Amazon Whispersync — what other products could it create?

I confess: I am not an e-book reader. I use the old-fashioned library and a daily newspaper to consume printed media. Yet the recent introduction of Amazon’s Kindle 2 made me stop and think about whether I should consider changing my reading habits to incorporate the e-Book. The main reason? The feature Amazon calls Whispersync.

Whispersync (you can catch some more information here) is a service that uses the Kindle’s built in 3g network to deliver a “bookmarking” service and to synchronize your reading on your Kindle with your reading on another Kindle. But wait a minute. With the release of Kindle for iPhone, Amazon has not only created an interesting service that can travel with you whereever there is internet connectivity, but also created a streamlined purchase “deck” for buying any Amazon products at that same point.

It’s as if Amazon had just reached out and created a virtual storefront in your pocket — more usable than the mobile web sites you might use today — and had thrown in the ability to read e-Books as a sideline. What else could you use this interesting technology to promote?

I came up with a few ideas: portable notetaking, pedometer and exercise logger, automatic photograph tagger, and then it hit me straight in the face — Amazon Whispersync is a gateway drug for Amazon S3. The pipeline to deliver e-book content to any device, anywhere, is also the pipeline to deliver any files anywhere and to store them. It means that instead of having to rely on the memory capacity of my mobile device I can start to rely only on the speed of the network to deliver the information. This trend can already been seen in products like mobile Pandora, which as a streaming music program would seem to be an oxymoron on the iPhone platform. Yet strangely, it works.

So what has Amazon created? The Whispersync technology gives Amazon a technology platform to deploy some of its vast distribution capabilities in digital media. The same logistical challenges inherent in delivering whatever book I want to my doorstep are relevant to digital media, though the physical challenges look and feel a bit different. Whispersync has the promise of becoming an ecosystem — a way to easily reach Amazon customers anywhere and everywhere that they are — and a way for Amazon to extract some valuable payment from those customers whereever they happen to be. They won’t be far from their wish lists. Just wait until Mark Zuckerman gets a hold of this technology and uses it to drive micropurchases on Facebook.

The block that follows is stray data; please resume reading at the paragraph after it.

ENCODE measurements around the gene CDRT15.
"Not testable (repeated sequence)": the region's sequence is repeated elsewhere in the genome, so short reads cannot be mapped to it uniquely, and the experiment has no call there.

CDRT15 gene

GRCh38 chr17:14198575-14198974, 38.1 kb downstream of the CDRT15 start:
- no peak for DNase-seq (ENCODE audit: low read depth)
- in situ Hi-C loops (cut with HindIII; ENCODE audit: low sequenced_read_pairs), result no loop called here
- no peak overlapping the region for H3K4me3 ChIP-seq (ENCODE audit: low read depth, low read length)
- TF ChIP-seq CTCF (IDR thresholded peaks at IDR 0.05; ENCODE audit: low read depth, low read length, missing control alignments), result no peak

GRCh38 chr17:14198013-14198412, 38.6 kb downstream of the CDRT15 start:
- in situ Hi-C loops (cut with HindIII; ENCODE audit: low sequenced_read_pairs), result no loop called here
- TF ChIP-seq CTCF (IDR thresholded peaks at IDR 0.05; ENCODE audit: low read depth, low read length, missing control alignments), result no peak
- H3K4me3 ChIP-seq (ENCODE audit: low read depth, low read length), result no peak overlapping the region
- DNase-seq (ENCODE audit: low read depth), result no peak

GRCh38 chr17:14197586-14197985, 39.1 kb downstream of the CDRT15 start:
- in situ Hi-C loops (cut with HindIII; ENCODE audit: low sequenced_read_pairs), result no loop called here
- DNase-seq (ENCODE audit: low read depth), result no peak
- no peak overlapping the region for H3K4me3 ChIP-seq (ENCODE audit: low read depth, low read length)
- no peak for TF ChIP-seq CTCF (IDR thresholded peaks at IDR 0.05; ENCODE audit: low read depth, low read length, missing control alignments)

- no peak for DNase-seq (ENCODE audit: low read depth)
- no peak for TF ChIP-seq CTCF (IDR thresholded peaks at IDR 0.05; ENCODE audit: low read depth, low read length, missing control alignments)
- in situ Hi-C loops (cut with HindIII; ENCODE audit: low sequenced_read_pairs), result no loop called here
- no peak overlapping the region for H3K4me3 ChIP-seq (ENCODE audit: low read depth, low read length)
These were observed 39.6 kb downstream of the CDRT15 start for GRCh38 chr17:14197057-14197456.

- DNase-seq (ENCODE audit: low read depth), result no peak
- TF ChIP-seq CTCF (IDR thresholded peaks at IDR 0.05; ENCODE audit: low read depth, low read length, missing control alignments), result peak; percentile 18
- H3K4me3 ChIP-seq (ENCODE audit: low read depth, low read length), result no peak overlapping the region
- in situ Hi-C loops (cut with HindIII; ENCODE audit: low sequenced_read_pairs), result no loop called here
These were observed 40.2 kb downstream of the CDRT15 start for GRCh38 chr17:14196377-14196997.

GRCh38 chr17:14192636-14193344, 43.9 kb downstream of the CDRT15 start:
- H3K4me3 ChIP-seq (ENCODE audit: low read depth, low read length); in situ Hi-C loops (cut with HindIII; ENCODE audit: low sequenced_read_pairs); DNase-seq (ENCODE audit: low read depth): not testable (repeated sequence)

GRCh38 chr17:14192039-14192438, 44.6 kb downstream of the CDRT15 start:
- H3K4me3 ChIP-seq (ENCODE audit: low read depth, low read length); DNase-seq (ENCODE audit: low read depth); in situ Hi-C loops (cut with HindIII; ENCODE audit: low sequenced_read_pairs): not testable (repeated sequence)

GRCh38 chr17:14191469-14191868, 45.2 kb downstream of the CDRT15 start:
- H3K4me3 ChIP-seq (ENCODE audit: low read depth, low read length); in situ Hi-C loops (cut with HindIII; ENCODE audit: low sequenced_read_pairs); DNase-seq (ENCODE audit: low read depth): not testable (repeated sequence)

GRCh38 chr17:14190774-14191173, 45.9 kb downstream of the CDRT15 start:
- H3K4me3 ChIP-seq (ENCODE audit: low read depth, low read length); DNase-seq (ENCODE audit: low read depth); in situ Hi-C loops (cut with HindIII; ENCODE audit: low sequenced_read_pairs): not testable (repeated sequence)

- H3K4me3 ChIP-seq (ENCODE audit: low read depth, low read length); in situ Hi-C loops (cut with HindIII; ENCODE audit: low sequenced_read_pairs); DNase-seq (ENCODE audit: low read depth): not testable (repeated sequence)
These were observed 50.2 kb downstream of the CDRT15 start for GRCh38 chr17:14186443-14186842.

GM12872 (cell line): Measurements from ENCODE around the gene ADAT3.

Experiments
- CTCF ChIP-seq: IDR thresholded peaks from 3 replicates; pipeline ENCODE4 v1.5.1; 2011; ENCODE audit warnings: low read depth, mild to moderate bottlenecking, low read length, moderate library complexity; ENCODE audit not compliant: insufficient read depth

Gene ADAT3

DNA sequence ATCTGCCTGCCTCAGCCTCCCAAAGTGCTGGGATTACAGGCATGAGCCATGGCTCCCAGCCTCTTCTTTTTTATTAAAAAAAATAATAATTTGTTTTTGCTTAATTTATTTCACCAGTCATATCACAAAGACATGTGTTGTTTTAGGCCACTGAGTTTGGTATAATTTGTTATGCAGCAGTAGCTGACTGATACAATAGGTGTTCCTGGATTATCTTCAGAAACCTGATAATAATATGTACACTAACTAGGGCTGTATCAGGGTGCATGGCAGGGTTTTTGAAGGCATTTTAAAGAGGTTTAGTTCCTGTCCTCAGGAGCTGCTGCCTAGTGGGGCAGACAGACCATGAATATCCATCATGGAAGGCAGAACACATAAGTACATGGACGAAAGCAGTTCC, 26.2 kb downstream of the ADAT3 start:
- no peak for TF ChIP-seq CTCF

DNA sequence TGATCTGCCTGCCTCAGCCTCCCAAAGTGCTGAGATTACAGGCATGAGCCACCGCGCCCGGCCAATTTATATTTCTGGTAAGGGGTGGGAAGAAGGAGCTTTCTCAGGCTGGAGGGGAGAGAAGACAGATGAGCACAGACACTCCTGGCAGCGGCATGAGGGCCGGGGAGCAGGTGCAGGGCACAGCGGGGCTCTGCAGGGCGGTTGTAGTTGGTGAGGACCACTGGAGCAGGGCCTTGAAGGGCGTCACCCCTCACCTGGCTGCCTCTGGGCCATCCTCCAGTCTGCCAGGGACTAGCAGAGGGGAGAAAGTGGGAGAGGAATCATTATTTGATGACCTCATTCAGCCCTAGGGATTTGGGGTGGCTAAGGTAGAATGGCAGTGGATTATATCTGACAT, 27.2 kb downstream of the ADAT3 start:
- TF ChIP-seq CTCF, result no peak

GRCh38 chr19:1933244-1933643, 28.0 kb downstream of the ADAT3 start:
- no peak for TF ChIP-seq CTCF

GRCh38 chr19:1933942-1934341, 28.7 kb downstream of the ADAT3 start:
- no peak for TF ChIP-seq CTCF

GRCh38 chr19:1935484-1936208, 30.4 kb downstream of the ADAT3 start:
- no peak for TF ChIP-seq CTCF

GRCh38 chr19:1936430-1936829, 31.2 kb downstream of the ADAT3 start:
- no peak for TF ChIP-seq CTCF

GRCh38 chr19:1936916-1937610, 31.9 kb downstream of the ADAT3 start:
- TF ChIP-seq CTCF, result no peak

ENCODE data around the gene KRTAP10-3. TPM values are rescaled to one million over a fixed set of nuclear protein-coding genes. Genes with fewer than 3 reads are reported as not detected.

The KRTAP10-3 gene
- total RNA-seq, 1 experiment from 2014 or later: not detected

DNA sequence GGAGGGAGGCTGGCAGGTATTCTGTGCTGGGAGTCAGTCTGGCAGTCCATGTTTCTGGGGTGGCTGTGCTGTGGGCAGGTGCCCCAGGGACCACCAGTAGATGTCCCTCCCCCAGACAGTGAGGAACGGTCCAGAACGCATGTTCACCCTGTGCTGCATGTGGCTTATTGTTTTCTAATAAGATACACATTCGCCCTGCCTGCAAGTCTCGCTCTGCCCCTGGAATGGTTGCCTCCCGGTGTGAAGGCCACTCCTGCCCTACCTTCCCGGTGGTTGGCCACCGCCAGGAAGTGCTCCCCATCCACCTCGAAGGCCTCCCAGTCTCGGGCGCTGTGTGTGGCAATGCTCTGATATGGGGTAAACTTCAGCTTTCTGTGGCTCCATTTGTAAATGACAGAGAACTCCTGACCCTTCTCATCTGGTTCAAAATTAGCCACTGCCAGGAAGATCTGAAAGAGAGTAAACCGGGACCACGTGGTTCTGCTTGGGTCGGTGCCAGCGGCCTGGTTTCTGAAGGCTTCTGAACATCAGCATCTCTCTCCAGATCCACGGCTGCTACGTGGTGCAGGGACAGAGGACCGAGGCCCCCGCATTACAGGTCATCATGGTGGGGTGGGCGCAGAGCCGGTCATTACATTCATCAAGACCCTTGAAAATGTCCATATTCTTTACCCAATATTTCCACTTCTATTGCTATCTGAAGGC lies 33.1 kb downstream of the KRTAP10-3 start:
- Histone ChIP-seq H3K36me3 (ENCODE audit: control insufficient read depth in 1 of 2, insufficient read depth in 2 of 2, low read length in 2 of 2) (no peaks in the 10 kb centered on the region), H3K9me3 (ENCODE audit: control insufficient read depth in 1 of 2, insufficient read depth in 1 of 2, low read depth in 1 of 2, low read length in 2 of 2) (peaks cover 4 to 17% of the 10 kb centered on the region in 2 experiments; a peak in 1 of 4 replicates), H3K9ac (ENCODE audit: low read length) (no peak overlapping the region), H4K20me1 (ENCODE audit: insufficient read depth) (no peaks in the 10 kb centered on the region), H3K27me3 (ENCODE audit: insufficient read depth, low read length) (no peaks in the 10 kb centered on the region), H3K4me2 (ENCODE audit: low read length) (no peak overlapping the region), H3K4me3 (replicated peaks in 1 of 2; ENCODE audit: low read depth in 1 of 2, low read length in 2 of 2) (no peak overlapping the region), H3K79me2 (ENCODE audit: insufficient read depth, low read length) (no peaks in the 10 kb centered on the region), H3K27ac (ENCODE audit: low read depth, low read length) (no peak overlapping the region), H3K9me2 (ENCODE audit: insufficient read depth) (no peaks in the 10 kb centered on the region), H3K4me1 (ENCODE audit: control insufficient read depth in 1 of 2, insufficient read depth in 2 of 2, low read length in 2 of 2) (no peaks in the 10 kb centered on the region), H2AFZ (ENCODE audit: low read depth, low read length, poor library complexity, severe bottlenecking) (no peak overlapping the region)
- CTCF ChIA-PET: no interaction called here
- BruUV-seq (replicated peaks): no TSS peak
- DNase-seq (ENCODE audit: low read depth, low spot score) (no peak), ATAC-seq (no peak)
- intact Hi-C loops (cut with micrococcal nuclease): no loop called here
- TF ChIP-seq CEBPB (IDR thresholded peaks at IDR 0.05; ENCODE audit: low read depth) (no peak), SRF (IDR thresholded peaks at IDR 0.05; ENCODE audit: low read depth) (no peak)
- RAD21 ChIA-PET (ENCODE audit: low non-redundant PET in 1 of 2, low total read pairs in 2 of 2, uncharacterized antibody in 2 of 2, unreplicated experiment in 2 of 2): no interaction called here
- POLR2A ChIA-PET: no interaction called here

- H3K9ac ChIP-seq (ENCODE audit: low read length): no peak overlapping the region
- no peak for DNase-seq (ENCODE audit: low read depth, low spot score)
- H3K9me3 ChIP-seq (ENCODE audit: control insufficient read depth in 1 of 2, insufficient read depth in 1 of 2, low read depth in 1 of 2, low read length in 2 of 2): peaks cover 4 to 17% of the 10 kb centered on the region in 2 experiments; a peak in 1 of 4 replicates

What Does LinkedIn have to do with Facebook?

Recently I joined the ranks of those who Twitter. It was a gradual decision, spurred by the increasingly relevant bits of information I got from friends via Facebook. Facebook was the same sort of “well, I ought to try it” decision last summer. The key here is that the meme, or at least the techmeme for those who microblog, has moved away from LinkedIn. Or has it?

I use LinkedIn, as many of my friends do, to maintain a casual resume and link point for “weak ties”. Yet there was little reason to join Linkedin several years and months ago besides the goal of racking up “connections”. After reaching 500+, people would say “boy, you’re well connected” but I wasn’t really sure if I could use that platform to answer questions I had or to gather new information in interesting and powerful ways.

LinkedIn attempted to address this gap last summer when it added Groups, a way to spontaneously link up your RL buddies and your Social/Work friends, yet it doesn’t have the same spontaneity and “it” factor as does Facebook or Twitter. LinkedIn is not easy enough to use today because it’s difficult to know how to use it when you’re not explicitly looking for a job.

Network with friends? I can do that through a million other services. Find someone in another company who knows a specific skill? Now we’re getting closer, but it’s hard to tell who is an expert and who just put “Six Sigma Black Belt” on their profile to show up in a keyword search.

So what’s a work-focused social network to do? I have a few ideas:

  1. embrace the other services. Instead of offering “plug-in” apps, use the data feeds from the other services as part of a multi-layered view into a candidate
  2. Competency maps. Everybody hates doing this, so if you can combine the automatic (or semi automatic through tagging) building of competencies along with the “crowd-sourced” ratings that make Digg etc. popular, you can find out who’s the Six Sigma Black Belt that everyone seems to hire around here.
  3. make it easier for members of the service to advertise these services, while striking a balance between those would would spam each other and those who have verifiable services

Solve this problem, and you have not only a social network that blends the way that people communicate with the way that they work, but also a blender that creates new opportunities to find talent and create opportunities simultaneously. Add to that some services that allow these incubators to access business services and monetize their ideas and LinkedIn might have a model that signs people up for a nominal fee, and then pays them back as they create value.

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